Monday, February 1, 2016

Healthy Habits: Pregnancy and Melanoma

According to new research published in the Journal of the American Academy of Dermatology, women who are pregnant or recently pregnant have an increased risk of developing more serious cases of melanoma. Doctors commonly tell patients that their moles may darken, grow and change during pregnancy, which is true but that does not mean that all of those changes are benign.

I had a chance to interview Dr. Michael Swann, board certified dermatologist in Springfield, MO, to learn more. He said:

During pregnancy there are elevated levels of hormones that stimulate the activity of pigmentation cells.  These stimulated melanocytes are more vulnerable to errors that lead to melanoma.  Hormonal changes during pregnancy may inhibit a mother's immune system as well.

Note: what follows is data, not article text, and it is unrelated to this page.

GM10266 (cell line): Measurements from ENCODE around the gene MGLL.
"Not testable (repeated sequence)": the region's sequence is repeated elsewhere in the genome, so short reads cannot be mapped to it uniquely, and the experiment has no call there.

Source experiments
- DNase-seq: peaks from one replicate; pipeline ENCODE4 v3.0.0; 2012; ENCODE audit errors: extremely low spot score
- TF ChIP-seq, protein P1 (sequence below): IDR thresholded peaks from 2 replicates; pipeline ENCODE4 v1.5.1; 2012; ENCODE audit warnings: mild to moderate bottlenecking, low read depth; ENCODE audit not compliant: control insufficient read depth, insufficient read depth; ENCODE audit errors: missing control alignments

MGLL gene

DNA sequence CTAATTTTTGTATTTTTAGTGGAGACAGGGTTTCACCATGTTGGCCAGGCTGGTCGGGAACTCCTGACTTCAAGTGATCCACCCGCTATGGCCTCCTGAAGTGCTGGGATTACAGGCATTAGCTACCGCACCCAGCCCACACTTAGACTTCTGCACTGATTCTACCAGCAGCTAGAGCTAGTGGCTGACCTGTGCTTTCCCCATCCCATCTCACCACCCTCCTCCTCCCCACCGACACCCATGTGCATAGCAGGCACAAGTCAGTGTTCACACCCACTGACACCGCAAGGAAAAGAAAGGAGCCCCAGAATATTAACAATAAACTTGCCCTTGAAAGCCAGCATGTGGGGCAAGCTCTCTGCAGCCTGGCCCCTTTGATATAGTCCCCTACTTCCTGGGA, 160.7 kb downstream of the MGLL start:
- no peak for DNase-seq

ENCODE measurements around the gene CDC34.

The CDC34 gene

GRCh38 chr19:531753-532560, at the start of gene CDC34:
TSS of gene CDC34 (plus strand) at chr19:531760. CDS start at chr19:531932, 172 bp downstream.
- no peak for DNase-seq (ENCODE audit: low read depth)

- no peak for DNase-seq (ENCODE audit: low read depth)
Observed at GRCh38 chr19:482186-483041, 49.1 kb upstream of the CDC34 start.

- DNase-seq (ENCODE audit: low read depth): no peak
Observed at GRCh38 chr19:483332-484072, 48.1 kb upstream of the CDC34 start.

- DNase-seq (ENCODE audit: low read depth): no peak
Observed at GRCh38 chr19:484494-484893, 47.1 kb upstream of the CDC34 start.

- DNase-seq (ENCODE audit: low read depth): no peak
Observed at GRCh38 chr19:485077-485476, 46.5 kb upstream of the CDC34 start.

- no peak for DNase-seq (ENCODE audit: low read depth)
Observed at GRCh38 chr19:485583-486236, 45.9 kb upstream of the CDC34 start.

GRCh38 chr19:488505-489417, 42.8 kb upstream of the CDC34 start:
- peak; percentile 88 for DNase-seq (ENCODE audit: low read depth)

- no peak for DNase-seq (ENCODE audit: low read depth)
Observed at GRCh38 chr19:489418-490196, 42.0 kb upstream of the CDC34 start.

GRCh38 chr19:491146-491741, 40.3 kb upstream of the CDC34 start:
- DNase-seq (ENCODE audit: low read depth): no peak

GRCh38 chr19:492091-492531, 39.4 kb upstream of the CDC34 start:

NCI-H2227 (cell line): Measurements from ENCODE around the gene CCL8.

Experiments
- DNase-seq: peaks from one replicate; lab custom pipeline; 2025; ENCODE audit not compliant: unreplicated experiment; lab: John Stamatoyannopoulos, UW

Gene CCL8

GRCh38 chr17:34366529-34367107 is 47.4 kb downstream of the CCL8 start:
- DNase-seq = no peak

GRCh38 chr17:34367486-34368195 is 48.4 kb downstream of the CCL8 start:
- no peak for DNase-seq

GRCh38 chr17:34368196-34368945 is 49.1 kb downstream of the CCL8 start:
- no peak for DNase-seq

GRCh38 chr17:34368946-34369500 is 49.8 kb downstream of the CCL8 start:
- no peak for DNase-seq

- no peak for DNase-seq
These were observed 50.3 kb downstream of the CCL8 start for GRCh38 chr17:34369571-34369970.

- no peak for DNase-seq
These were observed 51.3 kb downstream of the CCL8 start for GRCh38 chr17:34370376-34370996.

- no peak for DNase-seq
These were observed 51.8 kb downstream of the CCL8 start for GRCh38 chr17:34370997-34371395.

Pregnant mothers are often very careful with their bodies during pregnancy and the darkening of moles and other  areas of their skin and mucous membranes.  Many women notice skin darkening within even the first trimester of pregnancy.  When skin biopsies are warranted during pregnancy, they can be performed using local anesthetic without epinephrine to limit risk.  Although transplacental metastsasis is rare in melanoma, pregnant women with more advanced melanomas would benefit from a multidisciplinary approach giving careful consideration to fetal risk from melanoma and also treatments to the mother.

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